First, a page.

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Lidl to Boost Apparel Buy From Bangladesh to Keep Costs Low

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German supermarket chain Lidl has plans to up its apparel purchase from Bangladesh by 20 percent because the low-cost nation’s prices still can’t be beat.

Markus Reinken, the company’s buying director, told the Daily Star that Lidl purchased 251 million pieces of apparel worth $700-$800 million from Bangladesh last year, though he didn’t disclose what percentage of the company’s total buy comes from the country.

“Bangladesh is an important source for apparel items for Lidl and we purchase a substantial volume from here,” Reinken said. “We will increase our purchase of garments from Bangladesh in the near future, as other sourcing countries have become expensive due to higher costs of production and a shortage of workers there.”

Talk of sourcing in Bangladesh hardly comes without a conversation about compliance, but Lidl knows Bangladesh isn’t the only country struggling to keep compliant.

In doing its part to buy from better, more compliant factories, Lidl said it tries to buy from facilities that invest in green technologies.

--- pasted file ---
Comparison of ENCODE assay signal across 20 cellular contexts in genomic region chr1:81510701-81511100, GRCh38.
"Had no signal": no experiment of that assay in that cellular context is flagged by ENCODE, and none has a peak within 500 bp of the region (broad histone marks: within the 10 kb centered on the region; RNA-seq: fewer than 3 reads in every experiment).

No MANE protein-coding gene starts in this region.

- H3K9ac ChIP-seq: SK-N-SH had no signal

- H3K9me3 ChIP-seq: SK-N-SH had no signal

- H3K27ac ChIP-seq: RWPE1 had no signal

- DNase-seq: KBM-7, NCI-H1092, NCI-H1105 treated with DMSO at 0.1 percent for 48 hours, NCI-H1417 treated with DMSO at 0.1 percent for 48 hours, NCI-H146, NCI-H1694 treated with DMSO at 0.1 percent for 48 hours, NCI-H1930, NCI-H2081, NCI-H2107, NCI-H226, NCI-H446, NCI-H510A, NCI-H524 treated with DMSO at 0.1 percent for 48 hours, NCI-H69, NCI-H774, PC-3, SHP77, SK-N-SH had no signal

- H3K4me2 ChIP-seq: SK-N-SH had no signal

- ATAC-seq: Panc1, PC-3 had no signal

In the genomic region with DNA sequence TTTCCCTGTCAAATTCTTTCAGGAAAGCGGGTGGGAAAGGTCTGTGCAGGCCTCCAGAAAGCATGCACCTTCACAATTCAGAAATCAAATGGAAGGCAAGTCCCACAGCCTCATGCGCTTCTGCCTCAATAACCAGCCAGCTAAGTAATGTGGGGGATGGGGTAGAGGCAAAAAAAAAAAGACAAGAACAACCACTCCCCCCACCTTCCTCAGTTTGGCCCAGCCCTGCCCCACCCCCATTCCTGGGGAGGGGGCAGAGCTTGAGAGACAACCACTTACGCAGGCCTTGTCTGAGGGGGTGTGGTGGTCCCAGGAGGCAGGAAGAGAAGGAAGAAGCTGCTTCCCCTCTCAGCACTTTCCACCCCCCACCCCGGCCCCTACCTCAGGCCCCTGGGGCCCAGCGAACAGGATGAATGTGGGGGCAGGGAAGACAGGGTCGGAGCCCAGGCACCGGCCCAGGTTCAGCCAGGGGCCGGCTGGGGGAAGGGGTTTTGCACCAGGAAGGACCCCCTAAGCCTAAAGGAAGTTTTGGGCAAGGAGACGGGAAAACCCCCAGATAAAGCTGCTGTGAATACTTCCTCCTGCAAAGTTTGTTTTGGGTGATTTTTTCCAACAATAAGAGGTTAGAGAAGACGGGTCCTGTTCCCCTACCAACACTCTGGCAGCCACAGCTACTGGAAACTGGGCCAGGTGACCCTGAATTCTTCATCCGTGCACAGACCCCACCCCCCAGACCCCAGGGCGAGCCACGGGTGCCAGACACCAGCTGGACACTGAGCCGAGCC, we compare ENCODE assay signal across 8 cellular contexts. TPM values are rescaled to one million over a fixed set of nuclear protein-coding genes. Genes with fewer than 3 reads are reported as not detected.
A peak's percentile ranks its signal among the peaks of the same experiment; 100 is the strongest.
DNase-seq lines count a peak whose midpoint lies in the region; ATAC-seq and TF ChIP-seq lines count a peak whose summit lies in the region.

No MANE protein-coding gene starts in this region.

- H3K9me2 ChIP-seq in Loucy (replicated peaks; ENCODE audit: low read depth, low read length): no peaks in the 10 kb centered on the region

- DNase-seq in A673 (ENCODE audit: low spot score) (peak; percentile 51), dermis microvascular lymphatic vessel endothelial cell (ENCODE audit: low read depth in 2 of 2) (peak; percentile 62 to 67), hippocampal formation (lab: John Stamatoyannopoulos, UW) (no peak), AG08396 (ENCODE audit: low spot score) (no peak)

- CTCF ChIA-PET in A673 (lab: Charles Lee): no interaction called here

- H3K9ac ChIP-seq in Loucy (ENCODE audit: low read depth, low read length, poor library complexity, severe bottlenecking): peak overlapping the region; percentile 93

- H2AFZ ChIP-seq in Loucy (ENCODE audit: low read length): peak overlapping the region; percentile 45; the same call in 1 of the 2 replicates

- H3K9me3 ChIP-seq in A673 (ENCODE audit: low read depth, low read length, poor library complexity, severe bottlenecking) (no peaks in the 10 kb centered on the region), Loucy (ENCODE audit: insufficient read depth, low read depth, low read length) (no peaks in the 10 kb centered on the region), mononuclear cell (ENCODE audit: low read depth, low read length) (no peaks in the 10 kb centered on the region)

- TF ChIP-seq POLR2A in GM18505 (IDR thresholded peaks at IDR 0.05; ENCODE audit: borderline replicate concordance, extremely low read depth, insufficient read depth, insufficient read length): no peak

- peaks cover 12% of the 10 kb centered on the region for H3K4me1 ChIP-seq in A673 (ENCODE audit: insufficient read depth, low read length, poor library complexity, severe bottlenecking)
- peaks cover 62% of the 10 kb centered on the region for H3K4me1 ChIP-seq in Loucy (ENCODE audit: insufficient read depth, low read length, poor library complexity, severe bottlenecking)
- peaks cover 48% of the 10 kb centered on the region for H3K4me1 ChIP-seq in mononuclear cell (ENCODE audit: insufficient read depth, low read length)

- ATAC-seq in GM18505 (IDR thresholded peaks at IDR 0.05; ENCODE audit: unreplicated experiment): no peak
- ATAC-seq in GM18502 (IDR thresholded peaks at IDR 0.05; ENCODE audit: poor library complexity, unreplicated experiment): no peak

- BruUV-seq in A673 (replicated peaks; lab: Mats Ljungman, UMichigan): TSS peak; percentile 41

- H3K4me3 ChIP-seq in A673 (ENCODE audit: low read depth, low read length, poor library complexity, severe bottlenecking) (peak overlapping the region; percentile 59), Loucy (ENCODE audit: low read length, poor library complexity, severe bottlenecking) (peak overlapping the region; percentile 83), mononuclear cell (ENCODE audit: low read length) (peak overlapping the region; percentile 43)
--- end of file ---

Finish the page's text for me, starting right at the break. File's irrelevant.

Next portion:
Factories like Narayanganj-based Plummy Fashions Ltd are going green and getting the retailer’s business. The two-story, 1200-staff manufacturer is LEED (Leadership in Energy and Environmental Design) certified and has the capacity to store as much 159,000 gallons of rainwater for reuse.

“We support factories like Plummy,” Reinkein, who recently visited the facility, said. “This could be the future. We need to go in the direction that Plummy has gone.”

Lidl will have its own water-saving technology offering as of next month for 30 factories it gets its garments from, and Reinken said Lidl will pay higher prices for those garments if the factories invest in the technology. The company hopes to roll out the water-saving tech to other factories in the coming years.

Adding the technology will aid Lidl in its goal of reducing water use by 50 percent. As of now in Bangladesh, it takes nearly 4 gallons of water to make a T-shirt and the company wants to cut that figure to less than two.

“We have long term plans for Bangladesh, as the country is improving in regards to compliance and diversification of fashion and technology uses in garment production,” Reinken said.

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